July 29th, 2008 — By — In News & Events

Jaxport Opts Out of Eminent Domain Taking After Jury Verdict of $67 Million

Eminent domain taking of Keystone Coal

Brigham Moore Lawyers Prevail After Two Year Legal Battle


JACKSONVILLE, FL, Jul 29, 2008 (MARKET WIRE via COMTEX) — After almost two years in litigation, the Board of the Jacksonville Port Authority (Jaxport) has decided to abandon the eminent domain taking of Keystone Coal Company’s 70-acre property on the St. Johns River.

This decision follows a recent jury verdict valuing the property at $67,410,000, which was the largest eminent domain jury verdict ever in Florida’s state court proceedings. It also comes after a finding by the trial judge that Jaxport received a fair trial after it filed a post-verdict motion.

Previously, Keystone lost its challenge to Jaxport’s taking of its property. Even though the company was considering an appeal on the issue of its constitutional property rights, Keystone was required to first proceed to a jury trial on valuation.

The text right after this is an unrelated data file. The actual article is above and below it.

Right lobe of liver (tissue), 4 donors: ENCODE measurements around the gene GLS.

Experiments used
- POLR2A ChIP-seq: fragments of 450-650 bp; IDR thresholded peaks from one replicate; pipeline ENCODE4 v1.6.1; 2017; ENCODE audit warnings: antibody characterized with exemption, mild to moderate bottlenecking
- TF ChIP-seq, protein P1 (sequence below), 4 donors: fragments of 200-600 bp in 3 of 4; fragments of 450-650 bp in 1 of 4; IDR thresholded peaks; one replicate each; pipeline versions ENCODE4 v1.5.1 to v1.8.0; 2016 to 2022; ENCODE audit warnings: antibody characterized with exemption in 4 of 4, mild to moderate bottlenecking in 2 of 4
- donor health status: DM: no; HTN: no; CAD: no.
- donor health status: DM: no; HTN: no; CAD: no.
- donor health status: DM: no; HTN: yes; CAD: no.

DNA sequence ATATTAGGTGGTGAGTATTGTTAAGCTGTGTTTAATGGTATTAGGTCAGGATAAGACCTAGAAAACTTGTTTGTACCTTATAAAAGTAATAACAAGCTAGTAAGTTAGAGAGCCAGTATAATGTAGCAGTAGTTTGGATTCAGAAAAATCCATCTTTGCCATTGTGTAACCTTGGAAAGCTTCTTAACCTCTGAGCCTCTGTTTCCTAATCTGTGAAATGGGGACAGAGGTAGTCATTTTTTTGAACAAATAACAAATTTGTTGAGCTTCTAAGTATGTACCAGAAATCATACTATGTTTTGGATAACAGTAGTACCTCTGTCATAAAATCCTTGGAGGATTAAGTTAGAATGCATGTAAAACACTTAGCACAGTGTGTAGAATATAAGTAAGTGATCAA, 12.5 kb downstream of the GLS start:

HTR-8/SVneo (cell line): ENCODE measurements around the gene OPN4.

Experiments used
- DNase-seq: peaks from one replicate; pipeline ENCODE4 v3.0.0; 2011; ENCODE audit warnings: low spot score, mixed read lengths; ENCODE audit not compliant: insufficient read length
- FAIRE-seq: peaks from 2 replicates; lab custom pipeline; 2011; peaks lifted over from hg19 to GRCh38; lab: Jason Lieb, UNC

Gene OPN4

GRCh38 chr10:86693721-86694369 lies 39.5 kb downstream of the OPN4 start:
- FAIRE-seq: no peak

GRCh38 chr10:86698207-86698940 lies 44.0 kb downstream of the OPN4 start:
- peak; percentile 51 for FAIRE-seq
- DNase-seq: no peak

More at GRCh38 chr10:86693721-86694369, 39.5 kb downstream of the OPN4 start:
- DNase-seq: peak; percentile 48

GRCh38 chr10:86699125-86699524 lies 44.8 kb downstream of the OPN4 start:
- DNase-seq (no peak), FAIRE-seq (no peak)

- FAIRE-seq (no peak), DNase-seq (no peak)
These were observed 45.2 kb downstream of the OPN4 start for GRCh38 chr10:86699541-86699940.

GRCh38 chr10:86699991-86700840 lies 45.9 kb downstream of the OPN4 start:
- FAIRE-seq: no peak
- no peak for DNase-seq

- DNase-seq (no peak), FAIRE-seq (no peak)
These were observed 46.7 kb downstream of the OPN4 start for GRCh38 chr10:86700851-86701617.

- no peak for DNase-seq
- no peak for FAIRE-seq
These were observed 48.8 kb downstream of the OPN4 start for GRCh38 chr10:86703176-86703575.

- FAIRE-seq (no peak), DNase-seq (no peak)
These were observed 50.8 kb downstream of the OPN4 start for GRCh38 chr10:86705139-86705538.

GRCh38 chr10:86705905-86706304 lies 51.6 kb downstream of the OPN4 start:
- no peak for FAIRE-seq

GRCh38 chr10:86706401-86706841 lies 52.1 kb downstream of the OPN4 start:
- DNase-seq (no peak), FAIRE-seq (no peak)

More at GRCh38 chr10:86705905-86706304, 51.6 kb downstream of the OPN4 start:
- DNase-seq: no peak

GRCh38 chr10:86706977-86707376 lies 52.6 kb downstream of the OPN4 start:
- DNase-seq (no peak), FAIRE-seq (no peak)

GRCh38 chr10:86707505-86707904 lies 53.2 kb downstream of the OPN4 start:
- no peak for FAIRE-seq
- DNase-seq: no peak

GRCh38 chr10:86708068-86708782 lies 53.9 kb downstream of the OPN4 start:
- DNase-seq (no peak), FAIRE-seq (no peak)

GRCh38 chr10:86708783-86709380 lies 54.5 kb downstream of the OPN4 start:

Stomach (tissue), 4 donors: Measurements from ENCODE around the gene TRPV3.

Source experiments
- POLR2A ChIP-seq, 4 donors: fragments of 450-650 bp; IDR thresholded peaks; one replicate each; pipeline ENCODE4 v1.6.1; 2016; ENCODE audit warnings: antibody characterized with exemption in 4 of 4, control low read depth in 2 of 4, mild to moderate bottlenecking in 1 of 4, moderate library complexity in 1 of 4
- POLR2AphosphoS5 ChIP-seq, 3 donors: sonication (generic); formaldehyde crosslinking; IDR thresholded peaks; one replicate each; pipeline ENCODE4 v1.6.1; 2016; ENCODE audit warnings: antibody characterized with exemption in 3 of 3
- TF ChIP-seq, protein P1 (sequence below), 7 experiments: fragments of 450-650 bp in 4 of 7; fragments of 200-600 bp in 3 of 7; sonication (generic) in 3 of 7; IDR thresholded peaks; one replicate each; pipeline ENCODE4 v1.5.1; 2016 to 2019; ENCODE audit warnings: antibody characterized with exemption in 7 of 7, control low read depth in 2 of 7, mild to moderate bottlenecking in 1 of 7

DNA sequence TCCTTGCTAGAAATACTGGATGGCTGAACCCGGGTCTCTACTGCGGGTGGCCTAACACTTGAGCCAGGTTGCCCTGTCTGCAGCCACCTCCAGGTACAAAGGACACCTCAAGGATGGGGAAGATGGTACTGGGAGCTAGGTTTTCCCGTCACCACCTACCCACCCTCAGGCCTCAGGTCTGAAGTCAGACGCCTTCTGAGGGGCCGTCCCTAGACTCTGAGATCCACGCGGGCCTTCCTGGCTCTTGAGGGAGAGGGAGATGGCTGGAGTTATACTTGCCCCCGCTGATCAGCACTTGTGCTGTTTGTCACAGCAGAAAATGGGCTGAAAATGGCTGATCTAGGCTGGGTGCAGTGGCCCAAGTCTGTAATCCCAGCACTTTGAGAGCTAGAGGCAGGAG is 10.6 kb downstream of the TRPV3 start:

The jury verdict is remarkable since Keystone purchased the property only a year and a half before the lawsuit for $8,000,000. However, the evidence in the case showed that Keystone assumed risk that Jaxport was not willing to accept at the time of its purchase. Additionally, Keystone bought the property prior to the announcement of the Panama Canal’s expansion, a market force which dramatically increases the prospect of foreign trade along the U.S. East Coast.

The case was tried by Andrew Brigham, Jackson Bowman, and Mark Natirboff of Brigham Moore LLP, the oldest and largest law firm in Florida devoting its practice to the representation of property owners in eminent domain proceedings.

“From day one, Keystone Coal President Tom Scholl only wanted to keep his property,” Brigham said. “This is a great day for Mr. Scholl, and a great day for property rights. Apparently, the verdict was enough to turn around Jaxport’s eminent domain battleship. It goes to show how a jury can level the playing field between an individual citizen and government. Tom never gave up. He was in the right place at the right time, and found a Picasso in a garage sale. When we got before the jury, we simply let the property do most of the talking.”

Disclosure:Andrew Brigham is the Florida member of Owners’ Counsel of America.

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